The Antiquities

The basic law governing collecting on federally owned lands is the Antiquities Act of 1 9 0 6 (U.S. Code Sec. 34 Statute L-225). This provides that permits to examine ruins, excavate archeological sights, and to collect objects of antiquity or of historical or scientific interest on lands under their jurisdiction may be granted by the secretaries of the Interior, Agriculture, or the Army to institutions they deem properly qualified, provided that these activities are for the benefit of reputable museums, colleges, or other recognized scientific or educational institutions and that the gatherings will be permanently preserved in public museums. The penalty for violation is a $50 0 fine or 90 days in prison.

The thought behind the law is that the federal government has the responsibility to protect antiquities that are the property of all the people, and the act has been interpreted to include vertebrate paleontological remains as antiquities. Fossils have rarely been the subject of litigation, but in a South Carolina case, in an application for a mining claim filed to protect collecting on a fossil site, a fossil bone was refused classification as a mineral.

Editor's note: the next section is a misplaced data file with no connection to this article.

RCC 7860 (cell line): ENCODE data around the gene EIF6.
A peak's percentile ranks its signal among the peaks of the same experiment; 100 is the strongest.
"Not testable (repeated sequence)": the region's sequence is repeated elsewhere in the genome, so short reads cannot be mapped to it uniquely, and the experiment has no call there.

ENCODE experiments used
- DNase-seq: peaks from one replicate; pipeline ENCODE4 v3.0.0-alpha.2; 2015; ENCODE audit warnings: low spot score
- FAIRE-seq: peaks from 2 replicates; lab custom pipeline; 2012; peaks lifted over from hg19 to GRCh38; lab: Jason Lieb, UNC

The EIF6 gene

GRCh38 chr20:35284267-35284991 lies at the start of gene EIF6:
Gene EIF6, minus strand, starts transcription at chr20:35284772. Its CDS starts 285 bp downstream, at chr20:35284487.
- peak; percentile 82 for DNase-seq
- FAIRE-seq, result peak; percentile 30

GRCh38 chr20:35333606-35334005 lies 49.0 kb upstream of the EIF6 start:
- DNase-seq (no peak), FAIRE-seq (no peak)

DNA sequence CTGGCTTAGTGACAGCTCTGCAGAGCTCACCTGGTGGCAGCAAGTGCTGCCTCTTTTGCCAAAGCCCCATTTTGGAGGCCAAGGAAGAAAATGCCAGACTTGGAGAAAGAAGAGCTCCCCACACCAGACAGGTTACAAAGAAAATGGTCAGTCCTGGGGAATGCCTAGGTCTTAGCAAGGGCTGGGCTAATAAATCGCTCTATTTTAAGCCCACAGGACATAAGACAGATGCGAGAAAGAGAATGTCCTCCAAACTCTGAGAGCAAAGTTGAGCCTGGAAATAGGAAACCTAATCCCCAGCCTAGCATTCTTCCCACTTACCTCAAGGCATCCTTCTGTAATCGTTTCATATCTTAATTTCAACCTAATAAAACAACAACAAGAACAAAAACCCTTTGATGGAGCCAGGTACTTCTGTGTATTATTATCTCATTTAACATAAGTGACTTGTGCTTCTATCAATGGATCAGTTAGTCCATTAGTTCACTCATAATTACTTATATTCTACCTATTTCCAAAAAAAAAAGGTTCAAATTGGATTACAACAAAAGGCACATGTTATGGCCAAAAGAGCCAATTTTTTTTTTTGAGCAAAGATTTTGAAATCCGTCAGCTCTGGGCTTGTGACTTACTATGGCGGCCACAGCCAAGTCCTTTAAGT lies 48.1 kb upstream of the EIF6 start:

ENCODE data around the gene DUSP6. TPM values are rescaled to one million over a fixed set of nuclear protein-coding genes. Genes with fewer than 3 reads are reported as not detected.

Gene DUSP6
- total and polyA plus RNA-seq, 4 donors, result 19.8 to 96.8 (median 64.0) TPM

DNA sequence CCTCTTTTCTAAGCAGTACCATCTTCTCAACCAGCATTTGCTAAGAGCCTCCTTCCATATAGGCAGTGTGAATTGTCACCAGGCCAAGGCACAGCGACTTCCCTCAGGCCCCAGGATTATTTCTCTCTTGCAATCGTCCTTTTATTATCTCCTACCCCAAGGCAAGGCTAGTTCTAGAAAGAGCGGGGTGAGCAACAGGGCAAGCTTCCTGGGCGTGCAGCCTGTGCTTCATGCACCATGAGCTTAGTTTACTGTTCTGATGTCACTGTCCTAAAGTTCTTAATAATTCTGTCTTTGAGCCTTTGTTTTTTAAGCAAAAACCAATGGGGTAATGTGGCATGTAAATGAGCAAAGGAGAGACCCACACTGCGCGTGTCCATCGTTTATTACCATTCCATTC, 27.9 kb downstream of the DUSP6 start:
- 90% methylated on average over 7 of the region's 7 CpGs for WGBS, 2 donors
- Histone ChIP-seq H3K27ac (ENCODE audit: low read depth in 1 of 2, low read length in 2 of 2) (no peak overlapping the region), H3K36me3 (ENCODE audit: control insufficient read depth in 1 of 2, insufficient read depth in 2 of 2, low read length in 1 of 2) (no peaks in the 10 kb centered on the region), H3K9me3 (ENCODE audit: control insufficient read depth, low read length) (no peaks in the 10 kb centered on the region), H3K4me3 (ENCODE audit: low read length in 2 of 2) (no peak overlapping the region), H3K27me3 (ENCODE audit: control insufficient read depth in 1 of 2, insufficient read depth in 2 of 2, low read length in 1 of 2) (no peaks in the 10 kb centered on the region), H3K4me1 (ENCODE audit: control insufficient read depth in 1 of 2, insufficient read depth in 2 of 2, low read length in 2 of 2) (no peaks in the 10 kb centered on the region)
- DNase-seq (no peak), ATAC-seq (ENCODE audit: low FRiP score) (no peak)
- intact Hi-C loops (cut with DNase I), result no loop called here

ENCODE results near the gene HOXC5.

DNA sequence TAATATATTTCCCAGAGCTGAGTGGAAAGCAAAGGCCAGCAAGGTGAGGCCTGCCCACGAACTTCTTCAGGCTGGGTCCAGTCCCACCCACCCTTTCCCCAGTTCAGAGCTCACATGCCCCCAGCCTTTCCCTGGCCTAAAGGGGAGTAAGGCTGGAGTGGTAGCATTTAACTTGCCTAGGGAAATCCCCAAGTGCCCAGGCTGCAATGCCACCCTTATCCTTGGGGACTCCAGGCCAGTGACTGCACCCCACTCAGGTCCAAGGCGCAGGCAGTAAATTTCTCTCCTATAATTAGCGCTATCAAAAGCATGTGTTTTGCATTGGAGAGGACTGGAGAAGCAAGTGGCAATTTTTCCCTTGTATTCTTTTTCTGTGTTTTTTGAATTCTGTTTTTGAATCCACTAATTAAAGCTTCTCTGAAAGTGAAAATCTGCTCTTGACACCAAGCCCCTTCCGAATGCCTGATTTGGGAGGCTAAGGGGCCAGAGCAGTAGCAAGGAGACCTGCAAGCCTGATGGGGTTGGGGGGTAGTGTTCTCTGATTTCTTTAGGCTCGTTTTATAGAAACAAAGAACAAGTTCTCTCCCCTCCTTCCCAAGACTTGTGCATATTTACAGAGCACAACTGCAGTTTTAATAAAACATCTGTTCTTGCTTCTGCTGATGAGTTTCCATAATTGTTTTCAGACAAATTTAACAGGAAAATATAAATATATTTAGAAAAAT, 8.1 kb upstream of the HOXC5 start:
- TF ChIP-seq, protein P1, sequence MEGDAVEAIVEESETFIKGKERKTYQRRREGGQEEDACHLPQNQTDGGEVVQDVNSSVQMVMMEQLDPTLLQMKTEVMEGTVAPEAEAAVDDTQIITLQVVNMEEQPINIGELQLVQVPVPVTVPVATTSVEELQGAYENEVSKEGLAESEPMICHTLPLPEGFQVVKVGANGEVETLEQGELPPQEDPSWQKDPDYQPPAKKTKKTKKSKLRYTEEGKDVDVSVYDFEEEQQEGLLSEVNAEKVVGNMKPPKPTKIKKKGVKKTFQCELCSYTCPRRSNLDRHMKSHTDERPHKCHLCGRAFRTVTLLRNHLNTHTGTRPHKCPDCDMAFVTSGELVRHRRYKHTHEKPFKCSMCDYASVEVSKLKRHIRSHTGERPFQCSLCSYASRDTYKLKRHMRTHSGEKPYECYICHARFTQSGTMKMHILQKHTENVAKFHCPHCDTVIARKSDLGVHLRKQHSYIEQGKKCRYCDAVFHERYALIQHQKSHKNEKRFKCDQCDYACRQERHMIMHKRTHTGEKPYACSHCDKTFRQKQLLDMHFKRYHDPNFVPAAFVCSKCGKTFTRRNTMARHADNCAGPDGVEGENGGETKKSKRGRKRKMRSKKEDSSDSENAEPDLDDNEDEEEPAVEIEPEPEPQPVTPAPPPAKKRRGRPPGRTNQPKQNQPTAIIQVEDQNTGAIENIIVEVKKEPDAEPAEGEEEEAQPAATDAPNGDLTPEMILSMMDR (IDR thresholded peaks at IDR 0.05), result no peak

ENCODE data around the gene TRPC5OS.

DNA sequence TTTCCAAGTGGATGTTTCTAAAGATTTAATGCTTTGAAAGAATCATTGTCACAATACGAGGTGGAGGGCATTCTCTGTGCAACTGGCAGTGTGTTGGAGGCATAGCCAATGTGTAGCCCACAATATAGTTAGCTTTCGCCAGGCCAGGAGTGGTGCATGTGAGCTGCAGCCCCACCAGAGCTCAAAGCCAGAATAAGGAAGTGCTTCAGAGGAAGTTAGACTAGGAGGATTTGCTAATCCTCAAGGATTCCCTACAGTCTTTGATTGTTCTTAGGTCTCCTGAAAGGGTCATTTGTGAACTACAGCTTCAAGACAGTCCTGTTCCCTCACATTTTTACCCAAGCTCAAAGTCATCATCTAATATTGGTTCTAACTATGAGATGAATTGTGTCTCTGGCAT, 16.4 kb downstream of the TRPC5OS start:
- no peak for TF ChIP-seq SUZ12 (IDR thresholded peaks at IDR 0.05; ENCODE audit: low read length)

In general, the federal antiquities law has not been used to restrain invertebrate fossil collectors. In 19 6 6, the federal government by a regulation of the Department of the Interior set a daily bag limit of 25 pounds plus one large single piece on noncommercial collectors of fossil wood and an annual limit of 2 5 0 pounds a person. The regulation forbids commercial collecting or the use of power tools, such as bulldozers, to unearth the wood. This regulation does not apply to privately owned land, only to federal lands under the jurisdiction of the Department of the Interior.

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